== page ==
The global landscape is looking a lit bit like an Indian city road right now. The two-wheelers riding alongside the trucks as the Ferrari looks for a clean stretch to whiz past.
Didn’t get it? Yes, it’s a stretch, but humor us.
The Ferrari, at present, is the U.K. economy. The Bank of England became one of the first major central banks to start deescalating Covid-19 crisis policies. It followed the Bank of Canada, which has also signaled a reversal in policies.
The BoE slowed its emergency bond buying programme and signalled it’s on course to end the crisis support by the close of 2022. The U.K. economy is set to grow at 7.25% in 2021, which, according to Reuters, is the fastest since World War – 2. Of course, the caveat applies that even with these growth rates, the country’s economy only moves back to 2019 levels by year-end.
But the central bank clearly has enough comfort in the durability of the recovery to start winding down.
Back to our Indian road analogy.
The truck on the road is the U.S. and the Federal Reserve. It occupies a lot of the (mind)space, can slow all traffic if the driver takes the foot off the pedal, can cause large accidents if it goes too fast. Steady-as-it-goes is best for the truck.
And so the U.S. Federal Reserve remains ultra-easy. There was a diversion this week when former chief Janet Yellen (force of habit!) said rates may need to rise “modestly” to prevent the economy from overheating. Stock indices swooned and a clarification followed quickly. Oops. Another small signal (like a timid honk) emerged from the Fed this week. “Vulnerabilities associated with elevated risk appetite are rising,” the Fed’s Financial Stability Report cautioned. The honking may get louder with time.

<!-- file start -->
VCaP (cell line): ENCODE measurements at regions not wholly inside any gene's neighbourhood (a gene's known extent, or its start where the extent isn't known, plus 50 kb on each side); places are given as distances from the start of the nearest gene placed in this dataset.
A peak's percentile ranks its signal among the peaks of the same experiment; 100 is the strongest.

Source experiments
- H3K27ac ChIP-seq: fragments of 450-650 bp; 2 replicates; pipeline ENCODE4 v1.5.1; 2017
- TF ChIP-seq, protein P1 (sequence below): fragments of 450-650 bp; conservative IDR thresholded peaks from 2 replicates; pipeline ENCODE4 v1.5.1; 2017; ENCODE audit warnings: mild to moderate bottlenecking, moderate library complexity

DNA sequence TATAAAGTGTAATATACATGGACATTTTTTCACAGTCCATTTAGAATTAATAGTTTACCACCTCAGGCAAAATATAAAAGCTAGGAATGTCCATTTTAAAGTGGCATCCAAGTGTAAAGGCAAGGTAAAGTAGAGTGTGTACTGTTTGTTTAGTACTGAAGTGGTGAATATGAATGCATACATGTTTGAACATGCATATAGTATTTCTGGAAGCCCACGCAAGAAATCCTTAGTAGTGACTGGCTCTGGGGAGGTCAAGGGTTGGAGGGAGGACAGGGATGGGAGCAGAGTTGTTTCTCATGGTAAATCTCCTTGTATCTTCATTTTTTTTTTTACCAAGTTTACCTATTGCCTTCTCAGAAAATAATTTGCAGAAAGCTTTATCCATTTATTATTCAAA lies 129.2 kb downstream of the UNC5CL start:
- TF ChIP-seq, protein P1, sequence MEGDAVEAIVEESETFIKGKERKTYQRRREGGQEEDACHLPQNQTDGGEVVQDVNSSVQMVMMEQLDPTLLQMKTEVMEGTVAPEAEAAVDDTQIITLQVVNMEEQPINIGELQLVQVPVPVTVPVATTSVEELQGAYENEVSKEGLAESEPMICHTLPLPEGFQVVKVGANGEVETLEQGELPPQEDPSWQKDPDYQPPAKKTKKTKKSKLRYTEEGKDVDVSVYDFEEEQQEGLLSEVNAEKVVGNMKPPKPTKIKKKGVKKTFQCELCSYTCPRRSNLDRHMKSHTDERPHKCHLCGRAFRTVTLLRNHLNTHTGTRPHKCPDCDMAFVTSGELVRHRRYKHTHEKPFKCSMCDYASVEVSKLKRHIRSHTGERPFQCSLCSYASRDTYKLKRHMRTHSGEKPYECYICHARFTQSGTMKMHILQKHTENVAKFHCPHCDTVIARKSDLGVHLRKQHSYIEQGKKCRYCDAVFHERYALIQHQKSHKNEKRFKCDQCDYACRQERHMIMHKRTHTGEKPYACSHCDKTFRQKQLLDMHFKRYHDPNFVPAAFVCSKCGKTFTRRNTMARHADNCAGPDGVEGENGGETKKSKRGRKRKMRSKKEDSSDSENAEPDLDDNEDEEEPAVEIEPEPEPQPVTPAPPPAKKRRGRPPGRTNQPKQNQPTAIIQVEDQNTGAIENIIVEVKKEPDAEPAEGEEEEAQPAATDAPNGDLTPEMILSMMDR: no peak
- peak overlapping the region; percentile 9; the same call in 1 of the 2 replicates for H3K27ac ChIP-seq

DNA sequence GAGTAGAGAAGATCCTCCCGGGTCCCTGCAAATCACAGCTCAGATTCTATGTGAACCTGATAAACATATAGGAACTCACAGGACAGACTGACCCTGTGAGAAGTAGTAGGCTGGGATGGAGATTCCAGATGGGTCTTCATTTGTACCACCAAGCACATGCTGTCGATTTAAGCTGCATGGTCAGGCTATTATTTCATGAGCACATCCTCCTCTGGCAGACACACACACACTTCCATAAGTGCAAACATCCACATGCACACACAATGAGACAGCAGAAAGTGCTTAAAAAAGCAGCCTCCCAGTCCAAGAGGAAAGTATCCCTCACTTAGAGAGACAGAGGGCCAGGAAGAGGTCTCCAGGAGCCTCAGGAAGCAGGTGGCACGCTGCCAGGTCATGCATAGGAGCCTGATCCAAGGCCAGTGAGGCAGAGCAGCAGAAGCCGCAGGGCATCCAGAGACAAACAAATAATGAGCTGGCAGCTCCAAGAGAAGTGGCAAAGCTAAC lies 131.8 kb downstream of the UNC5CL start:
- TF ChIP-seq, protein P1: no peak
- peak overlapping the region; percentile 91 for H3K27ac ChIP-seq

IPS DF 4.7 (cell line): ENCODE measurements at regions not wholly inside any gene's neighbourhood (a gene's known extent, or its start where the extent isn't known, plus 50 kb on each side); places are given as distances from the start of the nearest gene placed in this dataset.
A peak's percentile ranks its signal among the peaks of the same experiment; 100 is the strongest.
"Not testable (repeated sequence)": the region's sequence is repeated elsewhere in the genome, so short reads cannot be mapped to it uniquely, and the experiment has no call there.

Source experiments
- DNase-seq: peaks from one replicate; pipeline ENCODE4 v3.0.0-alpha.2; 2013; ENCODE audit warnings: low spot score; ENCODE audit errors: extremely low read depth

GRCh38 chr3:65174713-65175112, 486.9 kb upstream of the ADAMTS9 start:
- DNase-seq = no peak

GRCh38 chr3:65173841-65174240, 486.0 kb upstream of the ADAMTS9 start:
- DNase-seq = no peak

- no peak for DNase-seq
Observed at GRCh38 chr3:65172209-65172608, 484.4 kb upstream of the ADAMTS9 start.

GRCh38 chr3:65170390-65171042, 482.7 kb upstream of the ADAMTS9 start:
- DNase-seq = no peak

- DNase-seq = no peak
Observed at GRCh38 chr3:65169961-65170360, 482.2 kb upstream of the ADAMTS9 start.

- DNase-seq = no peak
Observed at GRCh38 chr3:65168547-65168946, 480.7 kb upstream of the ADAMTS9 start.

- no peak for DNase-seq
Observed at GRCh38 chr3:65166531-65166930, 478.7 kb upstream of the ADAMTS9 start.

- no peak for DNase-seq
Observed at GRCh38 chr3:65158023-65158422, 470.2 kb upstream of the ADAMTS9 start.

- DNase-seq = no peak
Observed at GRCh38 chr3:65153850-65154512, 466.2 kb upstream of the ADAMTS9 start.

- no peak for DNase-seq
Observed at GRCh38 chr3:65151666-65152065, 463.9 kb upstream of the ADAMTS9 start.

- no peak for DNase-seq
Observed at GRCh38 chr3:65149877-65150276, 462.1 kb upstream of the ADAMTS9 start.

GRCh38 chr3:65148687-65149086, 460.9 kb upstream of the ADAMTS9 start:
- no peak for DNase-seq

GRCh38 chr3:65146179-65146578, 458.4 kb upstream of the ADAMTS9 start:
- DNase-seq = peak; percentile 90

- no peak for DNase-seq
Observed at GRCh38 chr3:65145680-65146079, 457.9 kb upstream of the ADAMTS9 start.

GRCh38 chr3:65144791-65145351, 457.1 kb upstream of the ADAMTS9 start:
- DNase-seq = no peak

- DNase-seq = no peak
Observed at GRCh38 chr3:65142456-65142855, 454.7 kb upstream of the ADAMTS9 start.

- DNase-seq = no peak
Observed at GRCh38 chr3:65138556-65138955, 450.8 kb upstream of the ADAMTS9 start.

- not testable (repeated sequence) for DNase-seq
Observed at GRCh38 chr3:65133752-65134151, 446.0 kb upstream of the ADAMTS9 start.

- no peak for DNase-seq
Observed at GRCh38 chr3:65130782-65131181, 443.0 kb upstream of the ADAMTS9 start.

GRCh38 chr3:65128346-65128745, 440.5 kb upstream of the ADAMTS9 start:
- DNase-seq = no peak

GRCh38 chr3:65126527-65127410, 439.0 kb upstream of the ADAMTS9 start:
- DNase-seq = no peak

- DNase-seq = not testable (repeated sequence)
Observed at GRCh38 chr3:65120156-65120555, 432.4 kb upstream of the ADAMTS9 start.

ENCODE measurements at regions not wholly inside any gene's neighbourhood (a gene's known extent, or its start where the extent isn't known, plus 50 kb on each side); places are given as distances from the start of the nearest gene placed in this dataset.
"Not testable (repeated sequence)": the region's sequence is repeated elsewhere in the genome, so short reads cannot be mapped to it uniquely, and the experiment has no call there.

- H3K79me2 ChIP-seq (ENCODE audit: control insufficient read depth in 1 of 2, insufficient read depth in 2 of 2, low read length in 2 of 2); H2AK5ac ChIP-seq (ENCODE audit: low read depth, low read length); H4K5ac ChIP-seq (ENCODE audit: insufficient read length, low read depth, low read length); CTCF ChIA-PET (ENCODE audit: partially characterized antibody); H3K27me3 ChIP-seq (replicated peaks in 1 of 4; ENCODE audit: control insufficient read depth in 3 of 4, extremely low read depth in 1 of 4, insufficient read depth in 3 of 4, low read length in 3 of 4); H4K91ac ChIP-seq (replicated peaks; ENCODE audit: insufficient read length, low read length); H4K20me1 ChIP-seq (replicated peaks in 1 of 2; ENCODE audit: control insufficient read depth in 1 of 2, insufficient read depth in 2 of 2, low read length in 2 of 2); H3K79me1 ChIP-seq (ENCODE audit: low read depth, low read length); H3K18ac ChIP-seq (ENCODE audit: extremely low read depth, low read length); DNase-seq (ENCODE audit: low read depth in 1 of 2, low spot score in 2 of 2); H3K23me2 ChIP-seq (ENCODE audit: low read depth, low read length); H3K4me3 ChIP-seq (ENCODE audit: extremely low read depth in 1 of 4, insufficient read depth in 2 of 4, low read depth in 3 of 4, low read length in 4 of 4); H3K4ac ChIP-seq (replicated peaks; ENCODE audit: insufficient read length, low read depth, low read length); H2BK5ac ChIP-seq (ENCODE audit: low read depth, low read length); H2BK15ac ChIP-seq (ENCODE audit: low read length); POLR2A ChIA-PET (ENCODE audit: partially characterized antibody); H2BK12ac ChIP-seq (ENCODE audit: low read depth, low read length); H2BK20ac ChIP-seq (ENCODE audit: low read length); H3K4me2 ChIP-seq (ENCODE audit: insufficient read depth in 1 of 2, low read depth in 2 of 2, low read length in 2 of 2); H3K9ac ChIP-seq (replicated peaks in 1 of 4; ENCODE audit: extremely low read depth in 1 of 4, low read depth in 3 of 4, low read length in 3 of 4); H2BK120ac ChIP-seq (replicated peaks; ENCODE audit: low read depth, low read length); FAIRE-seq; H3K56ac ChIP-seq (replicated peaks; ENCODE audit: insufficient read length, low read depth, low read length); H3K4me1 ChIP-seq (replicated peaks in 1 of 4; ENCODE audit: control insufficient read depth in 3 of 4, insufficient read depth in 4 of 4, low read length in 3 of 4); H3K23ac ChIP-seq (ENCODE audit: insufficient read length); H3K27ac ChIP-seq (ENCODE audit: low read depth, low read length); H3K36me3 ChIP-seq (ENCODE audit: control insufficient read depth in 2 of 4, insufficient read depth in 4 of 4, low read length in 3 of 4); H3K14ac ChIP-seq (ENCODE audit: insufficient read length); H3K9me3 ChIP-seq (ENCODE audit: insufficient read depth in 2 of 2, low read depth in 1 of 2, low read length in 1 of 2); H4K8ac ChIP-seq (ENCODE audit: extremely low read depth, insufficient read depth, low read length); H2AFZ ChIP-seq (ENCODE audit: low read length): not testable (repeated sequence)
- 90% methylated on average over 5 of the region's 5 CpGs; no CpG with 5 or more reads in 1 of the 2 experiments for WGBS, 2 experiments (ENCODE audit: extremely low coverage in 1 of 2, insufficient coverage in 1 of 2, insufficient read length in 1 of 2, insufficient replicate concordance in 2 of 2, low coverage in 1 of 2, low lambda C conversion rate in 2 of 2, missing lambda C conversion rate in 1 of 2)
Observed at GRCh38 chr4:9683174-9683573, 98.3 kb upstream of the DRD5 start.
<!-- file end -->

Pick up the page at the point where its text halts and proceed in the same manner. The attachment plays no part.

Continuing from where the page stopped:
The two-wheelers are the emerging markets, India included. Weighed down by the weight of the second wave, they are struggling for speed.
India’s outbreak continues to be brutal and devastating. JPMorgan’s mobility and activity tracker is now 30% below the mid-February peak and the effective unemployment rate is 14.5% compared to 12.5% before the start of the second wave and 7.5% pre-Covid, chief India economist Sajjid Chinoy said in a May 7 note.
The second wave forced the Reserve Bank of India to reopen emergency facilities, like the one-time restructuring scheme, this week. Any expected exit from crisis policies stands delayed.
There, now you know where we were going with the road analogy!
The multi-speed world that we face has implications for markets and policy.
First, as JPMorgan has warned the U.S. economy will outpace emerging markets at an “unprecedented” rate in the quarter ended June. Why then would investors be drawn to EMs? India has already seen foreign investors selling a net of Rs 9,659 crore in local equities in April and another Rs 7,023 crore in May.
The divergence between developed and emerging economies will also make life tougher for central banks. We worried about normalisation of global financial conditions leading to premature tightening in local markets even before the Covid-19 second wave hit. Those issues could get more complex now.
While all this plays out on planet earth, on planet crypto, a battle for supremacy is underway. Here, for the past week, the Doge has ruled. The Dogecoin, with a market value of some $80 billion, is now more valuable than Moderna which is trying to save us from a once-in-a-lifetime pandemic, Financial Times’ Robin Wigglesworth pointed out.
But the Doge’s powers are apparently stronger than any vaccine—it has the attention of Elon Musk, who hits Saturday Night Live this weekend. And so the Doge soared like a rocket, leaving everyone wondering if it’s time to take it seriously. If you don’t, you risk being put in the ‘Doge’House like discount brokerage Robinhood and India’s largest cryptocurrency exchange WazirX.
You gotta ask…♫ Who let the Doge out…Who…Who…Who… ♫